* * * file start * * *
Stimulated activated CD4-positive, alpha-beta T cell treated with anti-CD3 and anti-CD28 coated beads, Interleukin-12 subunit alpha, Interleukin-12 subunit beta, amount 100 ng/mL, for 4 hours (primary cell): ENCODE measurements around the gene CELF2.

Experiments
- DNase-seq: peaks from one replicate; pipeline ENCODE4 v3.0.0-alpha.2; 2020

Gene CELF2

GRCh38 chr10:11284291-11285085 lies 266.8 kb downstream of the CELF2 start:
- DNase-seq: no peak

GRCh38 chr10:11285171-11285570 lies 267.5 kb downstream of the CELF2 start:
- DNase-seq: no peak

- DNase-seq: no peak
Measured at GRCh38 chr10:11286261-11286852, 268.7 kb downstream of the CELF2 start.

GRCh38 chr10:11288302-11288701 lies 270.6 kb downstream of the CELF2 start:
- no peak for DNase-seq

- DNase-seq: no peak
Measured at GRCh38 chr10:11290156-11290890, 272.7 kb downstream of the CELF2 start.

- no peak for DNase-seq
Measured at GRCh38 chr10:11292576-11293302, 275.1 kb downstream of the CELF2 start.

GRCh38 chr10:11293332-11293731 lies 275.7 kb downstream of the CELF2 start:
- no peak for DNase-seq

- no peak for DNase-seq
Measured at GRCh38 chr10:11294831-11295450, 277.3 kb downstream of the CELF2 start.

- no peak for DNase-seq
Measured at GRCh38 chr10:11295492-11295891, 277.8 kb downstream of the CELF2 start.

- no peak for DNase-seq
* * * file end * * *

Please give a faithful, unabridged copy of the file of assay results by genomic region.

Stimulated activated CD4-positive, alpha-beta T cell treated with anti-CD3 and anti-CD28 coated beads, Interleukin-12 subunit alpha, Interleukin-12 subunit beta, amount 100 ng/mL, for 4 hours (primary cell): ENCODE measurements around the gene CELF2.

Experiments
- DNase-seq: peaks from one replicate; pipeline ENCODE4 v3.0.0-alpha.2; 2020

Gene CELF2

GRCh38 chr10:11284291-11285085 lies 266.8 kb downstream of the CELF2 start:
- DNase-seq: no peak

GRCh38 chr10:11285171-11285570 lies 267.5 kb downstream of the CELF2 start:
- DNase-seq: no peak

- DNase-seq: no peak
Measured at GRCh38 chr10:11286261-11286852, 268.7 kb downstream of the CELF2 start.

GRCh38 chr10:11288302-11288701 lies 270.6 kb downstream of the CELF2 start:
- no peak for DNase-seq

- DNase-seq: no peak
Measured at GRCh38 chr10:11290156-11290890, 272.7 kb downstream of the CELF2 start.

- no peak for DNase-seq
Measured at GRCh38 chr10:11292576-11293302, 275.1 kb downstream of the CELF2 start.

GRCh38 chr10:11293332-11293731 lies 275.7 kb downstream of the CELF2 start:
- no peak for DNase-seq

- no peak for DNase-seq
Measured at GRCh38 chr10:11294831-11295450, 277.3 kb downstream of the CELF2 start.

- no peak for DNase-seq
Measured at GRCh38 chr10:11295492-11295891, 277.8 kb downstream of the CELF2 start.

- no peak for DNase-seq